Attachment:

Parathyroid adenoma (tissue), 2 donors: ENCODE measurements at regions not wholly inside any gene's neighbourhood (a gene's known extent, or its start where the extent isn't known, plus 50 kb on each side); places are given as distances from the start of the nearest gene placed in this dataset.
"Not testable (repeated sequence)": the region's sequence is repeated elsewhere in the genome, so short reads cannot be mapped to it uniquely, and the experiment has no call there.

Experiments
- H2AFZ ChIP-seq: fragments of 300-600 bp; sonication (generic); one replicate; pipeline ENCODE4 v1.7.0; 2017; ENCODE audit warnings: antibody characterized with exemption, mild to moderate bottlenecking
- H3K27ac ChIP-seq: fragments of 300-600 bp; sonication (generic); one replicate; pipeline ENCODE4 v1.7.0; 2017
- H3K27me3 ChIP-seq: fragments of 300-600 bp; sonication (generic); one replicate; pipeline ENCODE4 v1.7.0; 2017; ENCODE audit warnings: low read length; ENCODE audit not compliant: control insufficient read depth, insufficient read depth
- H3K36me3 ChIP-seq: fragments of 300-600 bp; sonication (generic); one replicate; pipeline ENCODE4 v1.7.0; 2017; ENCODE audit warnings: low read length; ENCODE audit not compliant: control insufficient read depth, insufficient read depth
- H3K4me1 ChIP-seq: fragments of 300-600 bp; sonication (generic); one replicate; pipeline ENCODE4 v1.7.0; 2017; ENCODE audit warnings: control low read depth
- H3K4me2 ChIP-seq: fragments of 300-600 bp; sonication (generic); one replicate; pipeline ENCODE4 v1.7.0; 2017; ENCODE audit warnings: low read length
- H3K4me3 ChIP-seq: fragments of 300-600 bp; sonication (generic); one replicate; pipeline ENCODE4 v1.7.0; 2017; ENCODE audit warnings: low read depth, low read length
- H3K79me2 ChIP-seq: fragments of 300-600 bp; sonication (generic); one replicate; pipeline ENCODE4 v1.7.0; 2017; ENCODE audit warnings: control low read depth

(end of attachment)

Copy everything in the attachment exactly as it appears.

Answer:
Parathyroid adenoma (tissue), 2 donors: ENCODE measurements at regions not wholly inside any gene's neighbourhood (a gene's known extent, or its start where the extent isn't known, plus 50 kb on each side); places are given as distances from the start of the nearest gene placed in this dataset.
"Not testable (repeated sequence)": the region's sequence is repeated elsewhere in the genome, so short reads cannot be mapped to it uniquely, and the experiment has no call there.

Experiments
- H2AFZ ChIP-seq: fragments of 300-600 bp; sonication (generic); one replicate; pipeline ENCODE4 v1.7.0; 2017; ENCODE audit warnings: antibody characterized with exemption, mild to moderate bottlenecking
- H3K27ac ChIP-seq: fragments of 300-600 bp; sonication (generic); one replicate; pipeline ENCODE4 v1.7.0; 2017
- H3K27me3 ChIP-seq: fragments of 300-600 bp; sonication (generic); one replicate; pipeline ENCODE4 v1.7.0; 2017; ENCODE audit warnings: low read length; ENCODE audit not compliant: control insufficient read depth, insufficient read depth
- H3K36me3 ChIP-seq: fragments of 300-600 bp; sonication (generic); one replicate; pipeline ENCODE4 v1.7.0; 2017; ENCODE audit warnings: low read length; ENCODE audit not compliant: control insufficient read depth, insufficient read depth
- H3K4me1 ChIP-seq: fragments of 300-600 bp; sonication (generic); one replicate; pipeline ENCODE4 v1.7.0; 2017; ENCODE audit warnings: control low read depth
- H3K4me2 ChIP-seq: fragments of 300-600 bp; sonication (generic); one replicate; pipeline ENCODE4 v1.7.0; 2017; ENCODE audit warnings: low read length
- H3K4me3 ChIP-seq: fragments of 300-600 bp; sonication (generic); one replicate; pipeline ENCODE4 v1.7.0; 2017; ENCODE audit warnings: low read depth, low read length
- H3K79me2 ChIP-seq: fragments of 300-600 bp; sonication (generic); one replicate; pipeline ENCODE4 v1.7.0; 2017; ENCODE audit warnings: control low read depth